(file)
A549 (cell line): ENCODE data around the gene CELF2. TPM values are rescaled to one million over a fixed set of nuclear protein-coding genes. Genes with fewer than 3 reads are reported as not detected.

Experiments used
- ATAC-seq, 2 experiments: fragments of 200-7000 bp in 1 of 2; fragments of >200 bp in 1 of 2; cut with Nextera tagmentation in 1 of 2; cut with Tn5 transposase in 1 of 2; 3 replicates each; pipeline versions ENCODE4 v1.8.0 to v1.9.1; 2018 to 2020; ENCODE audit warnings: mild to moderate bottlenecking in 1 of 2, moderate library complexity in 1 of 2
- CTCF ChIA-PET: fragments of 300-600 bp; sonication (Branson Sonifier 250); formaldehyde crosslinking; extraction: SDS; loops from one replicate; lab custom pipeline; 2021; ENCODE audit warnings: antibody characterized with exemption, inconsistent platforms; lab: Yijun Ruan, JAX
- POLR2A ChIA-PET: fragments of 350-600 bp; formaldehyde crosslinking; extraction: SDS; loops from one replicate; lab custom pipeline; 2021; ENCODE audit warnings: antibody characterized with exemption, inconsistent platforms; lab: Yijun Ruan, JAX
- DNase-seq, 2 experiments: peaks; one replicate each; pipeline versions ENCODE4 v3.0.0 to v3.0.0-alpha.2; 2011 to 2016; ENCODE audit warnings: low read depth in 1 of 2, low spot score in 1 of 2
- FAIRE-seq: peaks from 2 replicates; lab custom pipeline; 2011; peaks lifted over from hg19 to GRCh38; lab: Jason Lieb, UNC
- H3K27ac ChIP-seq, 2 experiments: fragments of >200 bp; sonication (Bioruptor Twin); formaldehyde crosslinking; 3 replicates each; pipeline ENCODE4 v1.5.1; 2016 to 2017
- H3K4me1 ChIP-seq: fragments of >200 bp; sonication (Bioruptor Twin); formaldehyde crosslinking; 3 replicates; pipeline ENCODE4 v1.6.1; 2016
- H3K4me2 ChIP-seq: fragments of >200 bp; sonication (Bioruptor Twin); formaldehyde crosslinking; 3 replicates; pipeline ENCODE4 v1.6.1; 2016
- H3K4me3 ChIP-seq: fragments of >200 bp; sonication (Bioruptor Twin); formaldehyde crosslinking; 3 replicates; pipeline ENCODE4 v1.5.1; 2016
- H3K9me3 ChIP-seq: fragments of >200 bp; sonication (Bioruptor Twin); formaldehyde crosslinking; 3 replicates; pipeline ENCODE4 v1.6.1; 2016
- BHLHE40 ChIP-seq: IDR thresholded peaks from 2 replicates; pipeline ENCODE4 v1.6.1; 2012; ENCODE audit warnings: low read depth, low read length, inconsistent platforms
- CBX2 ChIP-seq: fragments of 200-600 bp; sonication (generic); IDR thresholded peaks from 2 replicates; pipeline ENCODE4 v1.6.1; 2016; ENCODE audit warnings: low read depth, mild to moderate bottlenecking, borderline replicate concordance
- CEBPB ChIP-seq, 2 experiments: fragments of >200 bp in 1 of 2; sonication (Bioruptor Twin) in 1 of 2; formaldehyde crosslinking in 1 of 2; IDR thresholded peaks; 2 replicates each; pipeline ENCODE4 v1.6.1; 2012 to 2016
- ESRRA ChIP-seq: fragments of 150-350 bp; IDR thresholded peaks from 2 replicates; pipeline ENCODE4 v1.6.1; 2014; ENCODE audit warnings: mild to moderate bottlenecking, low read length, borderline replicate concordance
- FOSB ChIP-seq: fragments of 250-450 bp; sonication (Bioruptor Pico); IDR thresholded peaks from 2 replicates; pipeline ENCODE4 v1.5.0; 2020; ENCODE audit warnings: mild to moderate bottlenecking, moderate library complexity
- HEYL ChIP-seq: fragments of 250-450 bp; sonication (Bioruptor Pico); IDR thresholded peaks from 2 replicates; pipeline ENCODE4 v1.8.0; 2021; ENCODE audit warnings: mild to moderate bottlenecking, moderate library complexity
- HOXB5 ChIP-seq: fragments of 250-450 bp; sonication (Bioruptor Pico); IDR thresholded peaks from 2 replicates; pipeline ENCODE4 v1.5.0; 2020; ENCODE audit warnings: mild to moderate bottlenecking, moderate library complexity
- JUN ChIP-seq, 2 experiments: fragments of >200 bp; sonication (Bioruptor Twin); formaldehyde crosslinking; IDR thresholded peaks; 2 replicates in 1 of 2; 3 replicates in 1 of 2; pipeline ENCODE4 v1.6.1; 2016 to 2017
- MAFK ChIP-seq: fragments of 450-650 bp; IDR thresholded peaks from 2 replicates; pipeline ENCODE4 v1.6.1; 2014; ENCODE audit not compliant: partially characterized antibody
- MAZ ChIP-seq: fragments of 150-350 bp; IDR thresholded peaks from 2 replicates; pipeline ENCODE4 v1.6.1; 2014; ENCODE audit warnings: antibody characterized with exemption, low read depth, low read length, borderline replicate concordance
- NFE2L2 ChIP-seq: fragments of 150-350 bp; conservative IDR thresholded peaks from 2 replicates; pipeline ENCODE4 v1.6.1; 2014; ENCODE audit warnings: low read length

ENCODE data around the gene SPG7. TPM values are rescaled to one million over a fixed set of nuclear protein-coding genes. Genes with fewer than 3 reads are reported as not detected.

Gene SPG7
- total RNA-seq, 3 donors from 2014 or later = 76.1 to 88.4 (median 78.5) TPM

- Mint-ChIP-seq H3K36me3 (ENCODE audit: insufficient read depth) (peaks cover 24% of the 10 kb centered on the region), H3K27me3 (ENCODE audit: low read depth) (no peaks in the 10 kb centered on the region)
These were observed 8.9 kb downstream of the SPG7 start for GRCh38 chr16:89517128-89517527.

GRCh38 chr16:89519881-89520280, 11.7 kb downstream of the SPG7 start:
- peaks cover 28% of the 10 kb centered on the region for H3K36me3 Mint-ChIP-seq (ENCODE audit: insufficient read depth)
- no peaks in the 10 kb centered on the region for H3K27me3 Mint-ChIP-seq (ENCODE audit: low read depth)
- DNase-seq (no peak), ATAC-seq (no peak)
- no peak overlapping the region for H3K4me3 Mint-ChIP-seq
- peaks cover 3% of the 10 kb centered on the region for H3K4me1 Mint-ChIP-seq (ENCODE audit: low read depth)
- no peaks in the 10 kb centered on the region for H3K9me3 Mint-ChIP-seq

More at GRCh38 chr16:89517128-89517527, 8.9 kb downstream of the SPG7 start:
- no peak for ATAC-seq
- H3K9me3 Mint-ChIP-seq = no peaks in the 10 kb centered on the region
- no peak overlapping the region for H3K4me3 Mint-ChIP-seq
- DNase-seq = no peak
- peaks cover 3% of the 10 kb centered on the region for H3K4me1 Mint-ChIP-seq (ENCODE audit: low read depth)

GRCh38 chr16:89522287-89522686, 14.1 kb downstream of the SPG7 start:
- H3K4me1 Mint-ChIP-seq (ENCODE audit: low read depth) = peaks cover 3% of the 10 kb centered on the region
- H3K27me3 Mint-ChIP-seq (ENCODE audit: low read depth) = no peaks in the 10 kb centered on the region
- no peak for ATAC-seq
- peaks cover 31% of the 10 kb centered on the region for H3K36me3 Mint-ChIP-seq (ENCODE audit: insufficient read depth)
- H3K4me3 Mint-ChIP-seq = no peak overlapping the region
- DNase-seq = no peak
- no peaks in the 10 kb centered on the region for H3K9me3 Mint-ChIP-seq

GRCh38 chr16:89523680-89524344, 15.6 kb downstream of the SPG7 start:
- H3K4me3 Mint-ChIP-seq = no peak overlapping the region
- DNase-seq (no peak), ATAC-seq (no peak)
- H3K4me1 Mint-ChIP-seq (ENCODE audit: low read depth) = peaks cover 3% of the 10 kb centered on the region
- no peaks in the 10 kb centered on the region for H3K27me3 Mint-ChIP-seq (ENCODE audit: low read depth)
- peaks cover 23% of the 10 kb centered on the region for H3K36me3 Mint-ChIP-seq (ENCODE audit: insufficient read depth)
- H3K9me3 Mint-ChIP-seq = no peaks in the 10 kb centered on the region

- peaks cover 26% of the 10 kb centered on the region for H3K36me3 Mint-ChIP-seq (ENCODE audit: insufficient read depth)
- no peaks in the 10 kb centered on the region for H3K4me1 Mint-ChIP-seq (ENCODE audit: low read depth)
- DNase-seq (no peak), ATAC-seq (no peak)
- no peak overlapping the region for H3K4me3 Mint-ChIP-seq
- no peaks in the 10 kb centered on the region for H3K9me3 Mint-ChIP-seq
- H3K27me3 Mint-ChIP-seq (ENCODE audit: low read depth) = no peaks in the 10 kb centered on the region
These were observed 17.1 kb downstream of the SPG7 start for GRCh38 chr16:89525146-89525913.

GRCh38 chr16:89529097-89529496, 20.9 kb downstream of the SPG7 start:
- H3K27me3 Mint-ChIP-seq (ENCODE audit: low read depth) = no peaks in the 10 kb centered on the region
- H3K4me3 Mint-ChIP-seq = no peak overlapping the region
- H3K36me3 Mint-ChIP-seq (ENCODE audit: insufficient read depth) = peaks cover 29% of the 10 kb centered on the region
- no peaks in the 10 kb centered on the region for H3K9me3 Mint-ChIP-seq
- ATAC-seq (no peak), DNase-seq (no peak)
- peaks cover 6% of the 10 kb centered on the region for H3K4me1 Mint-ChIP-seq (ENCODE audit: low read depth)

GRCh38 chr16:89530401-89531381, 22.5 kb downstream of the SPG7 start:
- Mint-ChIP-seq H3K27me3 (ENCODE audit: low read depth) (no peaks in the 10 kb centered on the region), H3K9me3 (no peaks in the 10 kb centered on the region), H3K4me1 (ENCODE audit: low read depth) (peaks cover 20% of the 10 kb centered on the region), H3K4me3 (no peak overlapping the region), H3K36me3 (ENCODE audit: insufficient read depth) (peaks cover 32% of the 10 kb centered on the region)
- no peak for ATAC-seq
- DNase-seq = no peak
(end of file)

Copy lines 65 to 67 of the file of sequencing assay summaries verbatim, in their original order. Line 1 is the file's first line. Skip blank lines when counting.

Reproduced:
- H3K27me3 Mint-ChIP-seq (ENCODE audit: low read depth) = no peaks in the 10 kb centered on the region
- H3K4me3 Mint-ChIP-seq = no peak overlapping the region
- H3K36me3 Mint-ChIP-seq (ENCODE audit: insufficient read depth) = peaks cover 29% of the 10 kb centered on the region